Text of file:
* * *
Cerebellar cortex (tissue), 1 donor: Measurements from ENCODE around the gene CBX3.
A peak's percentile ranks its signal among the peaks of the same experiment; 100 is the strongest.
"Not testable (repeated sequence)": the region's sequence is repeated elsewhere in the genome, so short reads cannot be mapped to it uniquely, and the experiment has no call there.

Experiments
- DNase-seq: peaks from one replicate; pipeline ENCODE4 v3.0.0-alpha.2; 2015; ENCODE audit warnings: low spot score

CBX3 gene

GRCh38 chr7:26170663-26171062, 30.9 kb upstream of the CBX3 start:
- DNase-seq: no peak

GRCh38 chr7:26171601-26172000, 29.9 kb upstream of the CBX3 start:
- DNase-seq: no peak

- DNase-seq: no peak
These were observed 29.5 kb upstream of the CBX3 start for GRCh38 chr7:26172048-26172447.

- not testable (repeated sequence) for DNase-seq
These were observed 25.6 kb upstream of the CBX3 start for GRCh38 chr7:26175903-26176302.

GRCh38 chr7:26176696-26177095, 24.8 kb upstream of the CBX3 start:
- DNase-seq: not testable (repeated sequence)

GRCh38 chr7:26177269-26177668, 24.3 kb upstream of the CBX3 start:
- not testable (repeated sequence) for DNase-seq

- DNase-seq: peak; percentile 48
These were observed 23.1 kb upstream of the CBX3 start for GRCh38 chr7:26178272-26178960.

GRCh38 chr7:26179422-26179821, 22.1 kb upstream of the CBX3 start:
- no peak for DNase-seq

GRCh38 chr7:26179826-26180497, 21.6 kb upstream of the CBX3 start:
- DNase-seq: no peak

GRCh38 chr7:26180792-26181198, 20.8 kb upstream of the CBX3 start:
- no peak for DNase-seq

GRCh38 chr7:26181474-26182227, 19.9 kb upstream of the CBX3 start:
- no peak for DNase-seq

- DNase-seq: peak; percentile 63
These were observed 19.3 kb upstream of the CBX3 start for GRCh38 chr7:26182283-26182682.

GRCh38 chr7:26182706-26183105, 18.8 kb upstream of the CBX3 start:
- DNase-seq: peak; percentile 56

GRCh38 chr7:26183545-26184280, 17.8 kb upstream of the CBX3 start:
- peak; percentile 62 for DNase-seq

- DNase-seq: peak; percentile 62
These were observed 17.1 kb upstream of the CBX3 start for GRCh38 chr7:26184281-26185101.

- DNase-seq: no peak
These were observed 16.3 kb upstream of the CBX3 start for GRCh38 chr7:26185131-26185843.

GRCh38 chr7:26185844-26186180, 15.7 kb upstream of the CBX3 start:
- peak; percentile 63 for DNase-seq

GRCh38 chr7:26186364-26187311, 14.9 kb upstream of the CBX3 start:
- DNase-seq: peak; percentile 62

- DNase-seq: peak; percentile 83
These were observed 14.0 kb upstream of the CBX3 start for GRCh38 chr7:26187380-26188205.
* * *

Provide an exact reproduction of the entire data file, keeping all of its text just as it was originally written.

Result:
Cerebellar cortex (tissue), 1 donor: Measurements from ENCODE around the gene CBX3.
A peak's percentile ranks its signal among the peaks of the same experiment; 100 is the strongest.
"Not testable (repeated sequence)": the region's sequence is repeated elsewhere in the genome, so short reads cannot be mapped to it uniquely, and the experiment has no call there.

Experiments
- DNase-seq: peaks from one replicate; pipeline ENCODE4 v3.0.0-alpha.2; 2015; ENCODE audit warnings: low spot score

CBX3 gene

GRCh38 chr7:26170663-26171062, 30.9 kb upstream of the CBX3 start:
- DNase-seq: no peak

GRCh38 chr7:26171601-26172000, 29.9 kb upstream of the CBX3 start:
- DNase-seq: no peak

- DNase-seq: no peak
These were observed 29.5 kb upstream of the CBX3 start for GRCh38 chr7:26172048-26172447.

- not testable (repeated sequence) for DNase-seq
These were observed 25.6 kb upstream of the CBX3 start for GRCh38 chr7:26175903-26176302.

GRCh38 chr7:26176696-26177095, 24.8 kb upstream of the CBX3 start:
- DNase-seq: not testable (repeated sequence)

GRCh38 chr7:26177269-26177668, 24.3 kb upstream of the CBX3 start:
- not testable (repeated sequence) for DNase-seq

- DNase-seq: peak; percentile 48
These were observed 23.1 kb upstream of the CBX3 start for GRCh38 chr7:26178272-26178960.

GRCh38 chr7:26179422-26179821, 22.1 kb upstream of the CBX3 start:
- no peak for DNase-seq

GRCh38 chr7:26179826-26180497, 21.6 kb upstream of the CBX3 start:
- DNase-seq: no peak

GRCh38 chr7:26180792-26181198, 20.8 kb upstream of the CBX3 start:
- no peak for DNase-seq

GRCh38 chr7:26181474-26182227, 19.9 kb upstream of the CBX3 start:
- no peak for DNase-seq

- DNase-seq: peak; percentile 63
These were observed 19.3 kb upstream of the CBX3 start for GRCh38 chr7:26182283-26182682.

GRCh38 chr7:26182706-26183105, 18.8 kb upstream of the CBX3 start:
- DNase-seq: peak; percentile 56

GRCh38 chr7:26183545-26184280, 17.8 kb upstream of the CBX3 start:
- peak; percentile 62 for DNase-seq

- DNase-seq: peak; percentile 62
These were observed 17.1 kb upstream of the CBX3 start for GRCh38 chr7:26184281-26185101.

- DNase-seq: no peak
These were observed 16.3 kb upstream of the CBX3 start for GRCh38 chr7:26185131-26185843.

GRCh38 chr7:26185844-26186180, 15.7 kb upstream of the CBX3 start:
- peak; percentile 63 for DNase-seq

GRCh38 chr7:26186364-26187311, 14.9 kb upstream of the CBX3 start:
- DNase-seq: peak; percentile 62

- DNase-seq: peak; percentile 83
These were observed 14.0 kb upstream of the CBX3 start for GRCh38 chr7:26187380-26188205.